Red Letter Day: How Russian Chess Defied Putin


To my astonishment, not to mention extreme admiration, forty-four of Russia’s leading chess grandmasters, including last year’s world title challenger Ian Nepomniachtchi and top player Alexandra Kosteniuk (pictured above), wrote an open letter to President Putin denouncing his war. against Ukraine. These bold paragons of the chess community risk not only their personal freedom, but their lives.

As Friedrich Schiller originally wrote in his Ode to Freedom (before it was censored from “freedom” to the much less impactful “joy”): “Freiheit schöner Götterfunken, Tochter aus Elysium…”. (Freedom, beautiful divine spark, Daughter of the Elysée…)

It was undoubtedly freedom that first attracted Beethoven for his magnificent chorale from the 9th symphony, but this great genius, too, had to bow to the censorship of the time. Here is the English text of this important epistle to evil lurking in the Kremlin, a place Dr. Samuel Johnson might have described as the last refuge of a villain:

“We believe that chess, like sports in general, should bring people together. The toughest and most prestigious international tournaments have taken place in our country at the highest level, even in the midst of a pandemic.
“Failures teach responsibility for one’s actions; every step counts and one mistake can lead to a fatal point of no return. And if it has always been a question of sport, today people’s lives, fundamental rights and freedoms, human dignity, the present and the future of our countries are at stake.
“In these tragic days, we think of all the people who found themselves at the center of this terrible conflict. We share the pain with our Ukrainian colleagues and call for peace.

Chess players in Russia enjoy three distinct advantages. First, the international scope of the game exposes them to a wide range of information, otherwise inaccessible to the man of Gogolevsky Boulevard. Second, chess players are engaged in a constant and relentless quest for the truth in any given situation. As Emanuel Lasker, world chess champion from 1894 to 1921, boldly asserted: “Lies and hypocrisy do not last long on the chessboard. Finally, even, and above all, during the time of the deplorable Soviet Union, chess offered a fertile and almost unique opportunity for independent thought, in the face of mass state control of what could be thought or expressed.

This idea helps explain why the Soviet Union was so successful in chess. From 1948 to 1972, the USSR dominated the world championship and even thereafter provided the majority of the world’s elite grandmasters. It has a lot to do with the gigantic material resources that the USSR invested in achieving victory in virtually all international sports. In the collective mind of the Soviet regime, chess was not just a sport; it also conferred intellectual respectability. We must never forget that the Russian revolution had made the USSR a pariah state; a feat that the current throne holder of Tsar Ivan the Terrible seems determined to emulate.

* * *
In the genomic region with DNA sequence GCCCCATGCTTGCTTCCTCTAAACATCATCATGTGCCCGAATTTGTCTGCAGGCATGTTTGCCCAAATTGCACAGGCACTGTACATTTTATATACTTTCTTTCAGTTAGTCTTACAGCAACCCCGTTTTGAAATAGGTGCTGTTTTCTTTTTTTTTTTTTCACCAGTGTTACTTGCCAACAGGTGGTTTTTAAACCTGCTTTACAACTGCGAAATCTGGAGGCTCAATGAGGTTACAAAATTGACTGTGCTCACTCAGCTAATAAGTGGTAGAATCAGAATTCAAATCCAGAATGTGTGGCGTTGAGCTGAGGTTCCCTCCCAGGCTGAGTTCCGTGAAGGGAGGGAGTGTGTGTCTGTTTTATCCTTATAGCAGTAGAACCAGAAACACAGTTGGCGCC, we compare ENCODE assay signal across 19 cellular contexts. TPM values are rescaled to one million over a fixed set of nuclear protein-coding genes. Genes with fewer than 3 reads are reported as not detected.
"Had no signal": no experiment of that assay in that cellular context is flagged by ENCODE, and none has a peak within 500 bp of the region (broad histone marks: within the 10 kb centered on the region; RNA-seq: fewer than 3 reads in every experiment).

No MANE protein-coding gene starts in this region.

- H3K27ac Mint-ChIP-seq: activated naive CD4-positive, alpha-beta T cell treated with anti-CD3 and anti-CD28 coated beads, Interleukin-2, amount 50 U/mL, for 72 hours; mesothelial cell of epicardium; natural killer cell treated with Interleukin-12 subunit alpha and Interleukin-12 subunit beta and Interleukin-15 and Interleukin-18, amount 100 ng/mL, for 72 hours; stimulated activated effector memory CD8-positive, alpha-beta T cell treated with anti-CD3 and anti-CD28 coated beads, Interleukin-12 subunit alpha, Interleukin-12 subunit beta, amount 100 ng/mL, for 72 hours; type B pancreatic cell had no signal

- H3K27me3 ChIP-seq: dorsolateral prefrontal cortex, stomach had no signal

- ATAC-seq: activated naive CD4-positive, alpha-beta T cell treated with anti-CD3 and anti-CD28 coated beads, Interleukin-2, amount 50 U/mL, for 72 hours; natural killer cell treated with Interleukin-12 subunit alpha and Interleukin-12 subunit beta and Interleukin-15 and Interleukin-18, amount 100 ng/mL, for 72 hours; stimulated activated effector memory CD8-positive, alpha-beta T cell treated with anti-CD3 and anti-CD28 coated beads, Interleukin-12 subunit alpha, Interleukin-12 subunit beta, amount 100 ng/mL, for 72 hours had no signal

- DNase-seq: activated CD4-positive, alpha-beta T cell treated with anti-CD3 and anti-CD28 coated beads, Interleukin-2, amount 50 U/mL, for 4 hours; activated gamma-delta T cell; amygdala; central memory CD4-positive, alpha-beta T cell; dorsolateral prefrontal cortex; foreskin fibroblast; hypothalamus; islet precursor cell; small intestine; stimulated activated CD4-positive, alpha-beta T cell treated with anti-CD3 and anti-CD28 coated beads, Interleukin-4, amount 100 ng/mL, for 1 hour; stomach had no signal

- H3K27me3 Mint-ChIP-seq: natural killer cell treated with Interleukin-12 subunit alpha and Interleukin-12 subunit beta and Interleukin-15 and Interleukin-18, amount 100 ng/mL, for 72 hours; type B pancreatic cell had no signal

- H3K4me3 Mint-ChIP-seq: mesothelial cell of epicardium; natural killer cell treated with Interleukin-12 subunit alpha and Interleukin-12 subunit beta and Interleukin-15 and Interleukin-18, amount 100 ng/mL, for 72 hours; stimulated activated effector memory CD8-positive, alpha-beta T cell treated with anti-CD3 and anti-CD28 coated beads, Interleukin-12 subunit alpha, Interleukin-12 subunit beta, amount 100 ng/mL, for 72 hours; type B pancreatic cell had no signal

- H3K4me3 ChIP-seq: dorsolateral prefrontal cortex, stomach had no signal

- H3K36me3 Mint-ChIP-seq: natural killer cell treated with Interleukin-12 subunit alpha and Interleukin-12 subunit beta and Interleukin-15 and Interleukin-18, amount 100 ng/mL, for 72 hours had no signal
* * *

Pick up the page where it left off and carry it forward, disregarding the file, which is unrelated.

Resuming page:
Therefore, from the Soviet point of view of the thirst for international prestige, the game was worth a substantial financial investment, in order to seize the world championship and, through the systematic education of young players, to consolidate and retain it. .

There is, however, as stated above, a deeper reason. The Soviet state was notable for its lack of opportunities for free thought. Any book, article, pamphlet, idea, piece of music or even poem can be considered ideologically unsound. The consequence for the writer, composer or thinker who offended communist or Stalinist state orthodoxy ranged from ostracism to imprisonment in Arctic Circle labor camps and the ultimate punishment: execution. summary. Similar fates potentially await the brave 44 who have now dared to face Putin’s wrath.

In 1987, Joseph Brodsky, the dissident Soviet writer, was awarded the Nobel Prize for Literature. Earlier he had argued that “the surest defense against evil is extreme individualism and originality of thought”.

As I have already explained in these columns, there lies the real reason, apart from any state sponsorship, for the extraordinary popularity of chess in Soviet Russia. Chess offers a vast field of individual reflection, in which the State has no vocation to interfere. The irony is that what I would describe as the ultimate right-wing, autonomous, libertarian game is set to become the most powerful icon of the most powerful communist state in the world.

Even in music, the leading Soviet composer Dmitry Shostakovich was ridiculed by that well-known music critic, Joseph Stalin, and lived in constant fear of being arrested and deported to a labor camp. Shostakovich said he used to lie awake at night, overcoat, suitcase packed, silently waiting by the door (so as not to disturb his family) for the threatening knock from the KGB. Playing chess allowed Russians to free their minds from the shackles of state dogma. Not even a Soviet commissar would have dared to utter the words: “Comrade, this decision is ideologically unsound. You should have moved your Slon and not your Irons. On the way to the Gulag with you.